Jon Snow, Chair of Trustees
Jon Snow is a journalist who anchors Channel 4 News. As close friend of founder Felix Dennis, Felix himself asked Jon to take up the Chairmanship of the Heart of England Forest.
“I am an enthusiast for the Forest, not only because I love trees, but because I want to develop an amenity for the West Midlands. I care passionately about the need to combat global warming, and the Heart of England Forest is perfectly placed, as the Lung of the West Midlands, to mitigate against the effects of climate change.”
As well as a strong background in journalism, Jon has a wealth of experience in the voluntary and community sector. He was Chair of the New Horizon Youth Centre (a charity supporting homeless young people) from 1986 to 2016, was a joint trustee of the National Gallery and Tate Gallery from 1998 to 2008, currently chairs the Tate Members committee, and is a trustee at the Longford Trust, which provides prisoners with the opportunity to study for university degrees.
Q&A with Jon
Why did you choose to give your time and get involved with the charity?
I have been fascinated by trees since I was a child growing up in the oak woods of the Sussex Weald. By chance, I was also a close friend of Felix Dennis. When he asked me if I would become the Chair of the Heart of England Forest I was totally delighted and I love my involvement. As my career begins to give me more time for outside activities, I intend to devote more time to it.
What expertise do you bring to the trustee role?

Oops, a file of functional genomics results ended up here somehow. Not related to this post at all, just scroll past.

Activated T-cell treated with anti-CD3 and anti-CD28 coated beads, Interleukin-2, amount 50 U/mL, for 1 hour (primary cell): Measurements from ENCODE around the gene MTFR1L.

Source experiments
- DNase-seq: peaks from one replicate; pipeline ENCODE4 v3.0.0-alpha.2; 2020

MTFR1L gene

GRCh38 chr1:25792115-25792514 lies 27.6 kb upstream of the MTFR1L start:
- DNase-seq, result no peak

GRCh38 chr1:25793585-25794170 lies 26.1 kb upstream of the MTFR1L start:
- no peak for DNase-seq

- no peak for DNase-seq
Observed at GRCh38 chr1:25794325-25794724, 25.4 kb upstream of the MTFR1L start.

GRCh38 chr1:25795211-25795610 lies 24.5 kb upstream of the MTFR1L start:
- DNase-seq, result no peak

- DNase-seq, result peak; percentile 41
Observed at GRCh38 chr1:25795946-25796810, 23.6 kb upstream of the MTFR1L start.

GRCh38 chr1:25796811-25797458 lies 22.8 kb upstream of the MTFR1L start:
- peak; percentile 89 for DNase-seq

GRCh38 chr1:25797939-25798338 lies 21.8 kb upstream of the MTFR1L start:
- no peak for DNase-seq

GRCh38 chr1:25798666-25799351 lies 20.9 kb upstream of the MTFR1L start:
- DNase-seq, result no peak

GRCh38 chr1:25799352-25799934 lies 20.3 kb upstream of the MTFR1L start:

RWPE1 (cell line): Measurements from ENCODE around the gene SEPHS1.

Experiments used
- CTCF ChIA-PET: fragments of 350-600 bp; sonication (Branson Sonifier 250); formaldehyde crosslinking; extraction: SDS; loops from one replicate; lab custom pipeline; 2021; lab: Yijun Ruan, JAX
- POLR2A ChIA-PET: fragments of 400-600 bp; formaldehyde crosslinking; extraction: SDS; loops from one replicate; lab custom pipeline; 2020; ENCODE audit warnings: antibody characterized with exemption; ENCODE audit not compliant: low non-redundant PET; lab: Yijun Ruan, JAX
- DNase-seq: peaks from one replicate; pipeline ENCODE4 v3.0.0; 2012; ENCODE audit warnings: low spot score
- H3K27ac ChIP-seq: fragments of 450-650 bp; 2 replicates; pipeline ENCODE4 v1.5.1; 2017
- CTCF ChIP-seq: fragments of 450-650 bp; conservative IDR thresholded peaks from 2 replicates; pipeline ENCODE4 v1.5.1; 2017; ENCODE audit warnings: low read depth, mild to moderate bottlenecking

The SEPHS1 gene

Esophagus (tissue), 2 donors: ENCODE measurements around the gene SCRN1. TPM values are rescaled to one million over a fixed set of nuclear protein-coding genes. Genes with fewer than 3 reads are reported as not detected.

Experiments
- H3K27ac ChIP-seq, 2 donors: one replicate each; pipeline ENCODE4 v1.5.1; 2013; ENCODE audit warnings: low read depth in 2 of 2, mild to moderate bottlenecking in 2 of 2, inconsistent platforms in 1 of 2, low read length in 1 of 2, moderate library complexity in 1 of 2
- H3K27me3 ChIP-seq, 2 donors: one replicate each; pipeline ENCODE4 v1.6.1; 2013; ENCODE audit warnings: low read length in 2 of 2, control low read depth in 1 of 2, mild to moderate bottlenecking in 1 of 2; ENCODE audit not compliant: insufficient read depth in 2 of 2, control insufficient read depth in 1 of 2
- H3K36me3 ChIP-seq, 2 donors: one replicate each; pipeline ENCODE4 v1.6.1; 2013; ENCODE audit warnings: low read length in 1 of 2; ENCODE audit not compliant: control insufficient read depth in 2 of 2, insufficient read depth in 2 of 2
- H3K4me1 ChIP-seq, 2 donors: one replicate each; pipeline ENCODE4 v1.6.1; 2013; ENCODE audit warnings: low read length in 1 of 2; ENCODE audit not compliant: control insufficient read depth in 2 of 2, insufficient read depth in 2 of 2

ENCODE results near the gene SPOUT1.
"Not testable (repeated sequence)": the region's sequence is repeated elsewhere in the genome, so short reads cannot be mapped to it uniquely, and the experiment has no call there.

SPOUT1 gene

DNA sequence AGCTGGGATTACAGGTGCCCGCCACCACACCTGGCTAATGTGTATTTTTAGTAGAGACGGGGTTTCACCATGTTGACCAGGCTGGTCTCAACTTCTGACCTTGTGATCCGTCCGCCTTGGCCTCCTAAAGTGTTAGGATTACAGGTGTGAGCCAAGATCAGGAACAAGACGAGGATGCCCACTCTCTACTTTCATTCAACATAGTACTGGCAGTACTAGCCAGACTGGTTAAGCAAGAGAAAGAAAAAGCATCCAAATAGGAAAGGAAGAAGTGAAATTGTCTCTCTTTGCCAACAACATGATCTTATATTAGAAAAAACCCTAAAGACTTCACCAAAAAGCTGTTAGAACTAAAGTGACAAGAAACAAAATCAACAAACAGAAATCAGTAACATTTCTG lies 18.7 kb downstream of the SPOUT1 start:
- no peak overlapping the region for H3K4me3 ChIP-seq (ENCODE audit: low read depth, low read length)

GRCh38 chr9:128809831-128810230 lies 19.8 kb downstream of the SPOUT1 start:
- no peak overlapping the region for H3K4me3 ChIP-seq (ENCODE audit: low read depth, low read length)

I have been fortunate both to work full-time for charity – the New Horizon Youth Centre for three years, and to have had experience of being a trustee over the years for a number of charities, so I do feel well seasoned in charity board activities.
What aspect of the charity’s work interests you the most?
Inevitably the expansion and maintenance of the Forest, but equally the administration of it.
Where/how do you think the Heart of England Forest is making the most difference?
I believe that the Heart of England Forest is not only providing an increasingly important lung for the people of the Midlands, but also a vital off-set to the region’s pollution. I am confident that as the Forest expands, so will these benefits.
What are the biggest challenges that you feel are facing the charity over the next 12 months?
Inevitably the current pandemic will affect those who wish to use the Forest and to some extent those who work in it. These effects will be less seen in the Forest itself than in the environment around us. I hope that our tree planting will not be seriously affected.
What 3 words would you use to describe the work of the Forest?
Magnificent, challenging, green.